How-to Dad: Being a parent is easy compared to being an All Blacks coach –

Posted: November 23, 2019 at 8:49 pm

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There are 26 in the race, all Kiwis, and four among the favourites - no it's not the Melbourne Cup, but the race to become the next All Blacks coach.

OPINION:I'm at the kids' athletics day.

There's big pressure for them to perform and I know all eyes are on me. There is a lot on the line here.

I've done all I can. I can't run the race for them butI've taught them all my secrets.

I've trained them for hours and hours in the back yard but now this is the big stage. The big time. All I can do is watch and cheer. That's it. It's all up to them.

READ MORE: *How-to Dad: My British roots are haunting me *My name is Jordan and I'm a closethoarder * 25 coaches NZ Rugby likely approached for the top job


Pity the new All Blacks coach, they have a tough job ahead, writes Jordan Watson. (Steve Hansen pictured with assistant coach Ian Foster.)

Three third places.They're not happy, the crowd is furious and all fingers point at me.Before I can even catch my breath the kids have found a new dad.

That's how it would be if being a dad was like being a rugby coach.Holy crap, do they have it hard.

Some would say that the more difficult challenge lies before the new All Blacks' coach selection committee.Pffft,that's easy. Whoever they choose won't affect them. Instead, cameras will point at and dissect this new coach straight away.

As soon as their name is read out they'll feel the full force of a New Zealand rugby mad front row.They'll be fighting for the next four years, trying not to crumble under the immense pressure.

Us dads have it easy.Your job is easy.Compared to these international coaches life is easy.

Imagine if your end of year performance review at your accounting/building/bank/farming job put you in third place.You'd be pretty darn proud and your job would be safe. Only you and your employer would know the results and that would be that.

Now tear down the four walls of your working environment and replace them with pointingfingers, couch commentators, headline-hunting reporters and 4.5 million opinions on your terrible third place performance.That's the world of an international rugby coach.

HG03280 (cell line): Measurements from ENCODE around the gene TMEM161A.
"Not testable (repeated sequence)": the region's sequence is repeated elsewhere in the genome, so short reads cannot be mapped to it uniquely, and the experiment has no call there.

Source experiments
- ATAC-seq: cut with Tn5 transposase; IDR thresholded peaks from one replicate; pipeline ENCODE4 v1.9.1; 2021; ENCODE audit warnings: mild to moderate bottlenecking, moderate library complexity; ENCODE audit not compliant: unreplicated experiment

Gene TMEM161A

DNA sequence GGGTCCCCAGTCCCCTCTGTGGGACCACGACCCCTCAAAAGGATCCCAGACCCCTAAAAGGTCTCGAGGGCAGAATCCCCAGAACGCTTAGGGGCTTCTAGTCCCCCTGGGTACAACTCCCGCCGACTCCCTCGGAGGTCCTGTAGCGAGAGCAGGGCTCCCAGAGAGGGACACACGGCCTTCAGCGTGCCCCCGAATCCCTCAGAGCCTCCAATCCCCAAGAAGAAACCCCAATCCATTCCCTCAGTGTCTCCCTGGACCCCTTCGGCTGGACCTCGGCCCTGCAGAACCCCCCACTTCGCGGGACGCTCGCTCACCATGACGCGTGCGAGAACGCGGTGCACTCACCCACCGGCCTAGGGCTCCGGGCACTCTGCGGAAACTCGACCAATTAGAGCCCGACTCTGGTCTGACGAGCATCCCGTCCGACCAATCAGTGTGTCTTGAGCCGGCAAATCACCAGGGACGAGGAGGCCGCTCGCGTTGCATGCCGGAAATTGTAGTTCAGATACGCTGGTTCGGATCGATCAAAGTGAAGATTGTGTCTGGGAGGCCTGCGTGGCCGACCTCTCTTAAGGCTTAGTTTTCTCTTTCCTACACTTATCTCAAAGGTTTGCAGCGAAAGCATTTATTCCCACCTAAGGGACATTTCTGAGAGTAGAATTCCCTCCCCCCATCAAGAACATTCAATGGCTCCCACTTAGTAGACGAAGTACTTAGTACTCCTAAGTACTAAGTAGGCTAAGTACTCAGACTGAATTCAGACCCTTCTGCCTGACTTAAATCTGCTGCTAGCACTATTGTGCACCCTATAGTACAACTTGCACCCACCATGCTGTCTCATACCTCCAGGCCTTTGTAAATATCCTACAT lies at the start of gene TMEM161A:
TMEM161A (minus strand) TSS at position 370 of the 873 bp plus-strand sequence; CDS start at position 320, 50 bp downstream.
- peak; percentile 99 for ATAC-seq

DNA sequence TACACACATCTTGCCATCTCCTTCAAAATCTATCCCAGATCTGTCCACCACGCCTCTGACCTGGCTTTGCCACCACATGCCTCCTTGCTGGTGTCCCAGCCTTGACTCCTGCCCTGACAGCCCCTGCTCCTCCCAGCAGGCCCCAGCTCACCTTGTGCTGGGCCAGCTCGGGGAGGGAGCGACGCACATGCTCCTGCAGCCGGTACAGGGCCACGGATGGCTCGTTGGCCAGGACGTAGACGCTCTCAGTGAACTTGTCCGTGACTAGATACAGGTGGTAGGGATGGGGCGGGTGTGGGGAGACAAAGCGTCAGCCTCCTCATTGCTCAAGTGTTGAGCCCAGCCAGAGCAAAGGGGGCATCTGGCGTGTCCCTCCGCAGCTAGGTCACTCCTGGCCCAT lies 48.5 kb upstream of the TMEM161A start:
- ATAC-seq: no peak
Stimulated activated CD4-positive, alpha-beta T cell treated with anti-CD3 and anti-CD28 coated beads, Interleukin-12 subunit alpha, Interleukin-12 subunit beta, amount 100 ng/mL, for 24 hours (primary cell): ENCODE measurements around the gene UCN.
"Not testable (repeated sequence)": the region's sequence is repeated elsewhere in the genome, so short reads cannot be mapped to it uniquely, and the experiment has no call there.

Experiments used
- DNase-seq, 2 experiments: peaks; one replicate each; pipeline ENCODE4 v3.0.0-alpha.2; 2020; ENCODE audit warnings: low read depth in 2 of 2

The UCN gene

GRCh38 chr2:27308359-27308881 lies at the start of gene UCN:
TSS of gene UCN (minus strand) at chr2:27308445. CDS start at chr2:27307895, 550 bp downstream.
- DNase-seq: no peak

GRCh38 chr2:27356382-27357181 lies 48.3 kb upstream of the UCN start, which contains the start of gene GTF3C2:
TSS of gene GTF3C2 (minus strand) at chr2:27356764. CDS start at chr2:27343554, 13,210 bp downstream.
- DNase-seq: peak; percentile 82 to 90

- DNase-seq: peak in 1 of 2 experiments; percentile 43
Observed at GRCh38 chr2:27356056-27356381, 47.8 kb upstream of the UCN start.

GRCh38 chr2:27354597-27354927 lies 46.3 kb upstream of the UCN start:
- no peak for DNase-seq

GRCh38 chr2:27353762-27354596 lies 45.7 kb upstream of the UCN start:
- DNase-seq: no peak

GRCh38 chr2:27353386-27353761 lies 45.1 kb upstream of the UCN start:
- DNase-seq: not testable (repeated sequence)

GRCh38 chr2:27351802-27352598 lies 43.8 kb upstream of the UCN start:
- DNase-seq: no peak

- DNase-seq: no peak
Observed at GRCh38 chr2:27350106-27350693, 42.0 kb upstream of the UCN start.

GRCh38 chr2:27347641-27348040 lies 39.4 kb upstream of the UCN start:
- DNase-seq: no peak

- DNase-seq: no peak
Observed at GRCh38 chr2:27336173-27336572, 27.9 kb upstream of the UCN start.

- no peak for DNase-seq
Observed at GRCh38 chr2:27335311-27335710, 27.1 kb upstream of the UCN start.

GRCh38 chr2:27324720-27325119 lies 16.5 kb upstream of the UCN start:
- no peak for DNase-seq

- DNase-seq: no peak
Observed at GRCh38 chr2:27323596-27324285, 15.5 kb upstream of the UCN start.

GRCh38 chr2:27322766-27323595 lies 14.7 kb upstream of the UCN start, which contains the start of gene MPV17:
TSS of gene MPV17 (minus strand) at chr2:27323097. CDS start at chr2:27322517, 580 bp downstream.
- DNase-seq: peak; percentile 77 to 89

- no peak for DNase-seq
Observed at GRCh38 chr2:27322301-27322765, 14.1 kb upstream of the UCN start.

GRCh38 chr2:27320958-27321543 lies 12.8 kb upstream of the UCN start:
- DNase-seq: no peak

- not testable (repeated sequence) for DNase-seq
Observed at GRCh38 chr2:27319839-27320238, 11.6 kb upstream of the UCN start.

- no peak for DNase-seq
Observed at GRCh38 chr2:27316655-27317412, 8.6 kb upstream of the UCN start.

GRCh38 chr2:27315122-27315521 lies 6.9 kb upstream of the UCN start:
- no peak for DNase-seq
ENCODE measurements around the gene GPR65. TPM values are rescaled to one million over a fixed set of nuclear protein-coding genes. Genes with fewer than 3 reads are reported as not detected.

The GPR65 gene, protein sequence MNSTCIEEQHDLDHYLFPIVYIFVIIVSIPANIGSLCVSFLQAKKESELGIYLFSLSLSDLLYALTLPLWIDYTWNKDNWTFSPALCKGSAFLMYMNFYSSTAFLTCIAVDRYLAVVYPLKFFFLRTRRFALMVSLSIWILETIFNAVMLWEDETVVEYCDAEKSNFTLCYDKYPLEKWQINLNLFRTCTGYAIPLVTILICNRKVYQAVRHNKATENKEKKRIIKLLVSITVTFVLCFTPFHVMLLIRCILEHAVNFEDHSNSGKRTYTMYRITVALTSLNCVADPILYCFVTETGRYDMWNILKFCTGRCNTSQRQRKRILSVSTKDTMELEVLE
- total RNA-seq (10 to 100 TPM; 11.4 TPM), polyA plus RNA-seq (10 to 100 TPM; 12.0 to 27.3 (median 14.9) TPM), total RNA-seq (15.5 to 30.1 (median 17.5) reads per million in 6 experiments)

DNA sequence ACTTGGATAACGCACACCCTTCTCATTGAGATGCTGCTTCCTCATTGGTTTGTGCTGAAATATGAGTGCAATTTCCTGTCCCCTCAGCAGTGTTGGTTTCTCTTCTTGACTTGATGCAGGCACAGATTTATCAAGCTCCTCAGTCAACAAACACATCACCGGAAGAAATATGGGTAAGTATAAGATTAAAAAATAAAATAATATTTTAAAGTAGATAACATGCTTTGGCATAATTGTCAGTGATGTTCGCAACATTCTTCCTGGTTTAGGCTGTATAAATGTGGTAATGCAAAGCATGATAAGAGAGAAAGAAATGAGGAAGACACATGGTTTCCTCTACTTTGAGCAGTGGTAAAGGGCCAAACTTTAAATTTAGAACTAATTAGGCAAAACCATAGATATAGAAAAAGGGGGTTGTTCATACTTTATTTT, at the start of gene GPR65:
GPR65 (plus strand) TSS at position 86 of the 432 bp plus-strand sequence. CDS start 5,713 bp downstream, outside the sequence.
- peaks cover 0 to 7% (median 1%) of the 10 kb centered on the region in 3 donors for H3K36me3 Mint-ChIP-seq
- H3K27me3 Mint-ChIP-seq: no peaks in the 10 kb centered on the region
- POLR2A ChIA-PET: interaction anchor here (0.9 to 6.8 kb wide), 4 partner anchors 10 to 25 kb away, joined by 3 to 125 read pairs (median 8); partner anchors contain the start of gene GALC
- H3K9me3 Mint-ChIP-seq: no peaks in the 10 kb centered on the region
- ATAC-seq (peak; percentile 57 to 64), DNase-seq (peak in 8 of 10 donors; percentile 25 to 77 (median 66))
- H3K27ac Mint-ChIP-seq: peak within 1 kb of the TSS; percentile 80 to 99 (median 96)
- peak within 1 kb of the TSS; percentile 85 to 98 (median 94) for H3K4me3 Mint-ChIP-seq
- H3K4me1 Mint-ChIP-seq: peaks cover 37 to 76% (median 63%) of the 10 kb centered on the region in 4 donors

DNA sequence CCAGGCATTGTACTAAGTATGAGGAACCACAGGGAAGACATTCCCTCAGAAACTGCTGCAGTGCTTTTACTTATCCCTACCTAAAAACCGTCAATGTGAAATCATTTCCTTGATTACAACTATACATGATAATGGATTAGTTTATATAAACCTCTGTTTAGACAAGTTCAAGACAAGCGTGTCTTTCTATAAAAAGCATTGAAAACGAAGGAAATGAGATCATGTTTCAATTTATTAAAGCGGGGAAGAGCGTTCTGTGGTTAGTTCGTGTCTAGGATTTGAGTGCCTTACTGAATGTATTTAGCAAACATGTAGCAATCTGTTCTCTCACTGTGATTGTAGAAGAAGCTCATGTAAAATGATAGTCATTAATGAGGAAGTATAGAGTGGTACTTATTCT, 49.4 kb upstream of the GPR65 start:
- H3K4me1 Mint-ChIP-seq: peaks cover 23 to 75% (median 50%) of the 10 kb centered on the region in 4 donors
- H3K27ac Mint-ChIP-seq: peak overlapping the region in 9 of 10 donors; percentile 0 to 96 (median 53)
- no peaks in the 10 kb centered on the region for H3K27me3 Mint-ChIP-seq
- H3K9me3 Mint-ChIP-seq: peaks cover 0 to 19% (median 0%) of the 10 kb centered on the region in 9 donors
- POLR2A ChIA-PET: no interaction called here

I have 2.2 million followers but they're generally kind if I skip a video, writes Jordan Watson.

No thanks, not for me.

Imagine if I didn't push the swing high enough?Or if Iforgot to pack the school book bag. What if I burn the kids dinner!?I'd be out.

Some of you will argue, 'oh yeah, but they get a good pay packet.'

Yeah they probably do, but that big bag of dosh doesn't make that 24/7 scrutiny go away.

It's funny that here in little old New Zealand our rugby coaches are more famous than our 'celebs'. They get more air time, more interviews, more heat and more trolls than our best celebrities combined.

I have 2.2 million followers around the world and am expected to deliver a comedic video every week.

If I dare skip a week ..people are generally kind. The people watching my sport of 'Dad videos' don't have the same rage bubbling in their veins. They are not so quick to judge.

The All Blacks coaching boots are bloody massive boots to fill.

And whether it be the surfy looking blonde guy or Foster the older bloke let's give them a fair go, yeah? Restrain your Facebook typing fingers, bite your cursing tongue and just be grateful the whole nation isn't watching your every move.

Sunday Star Times

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How-to Dad: Being a parent is easy compared to being an All Blacks coach -

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November 23rd, 2019 at 8:49 pm

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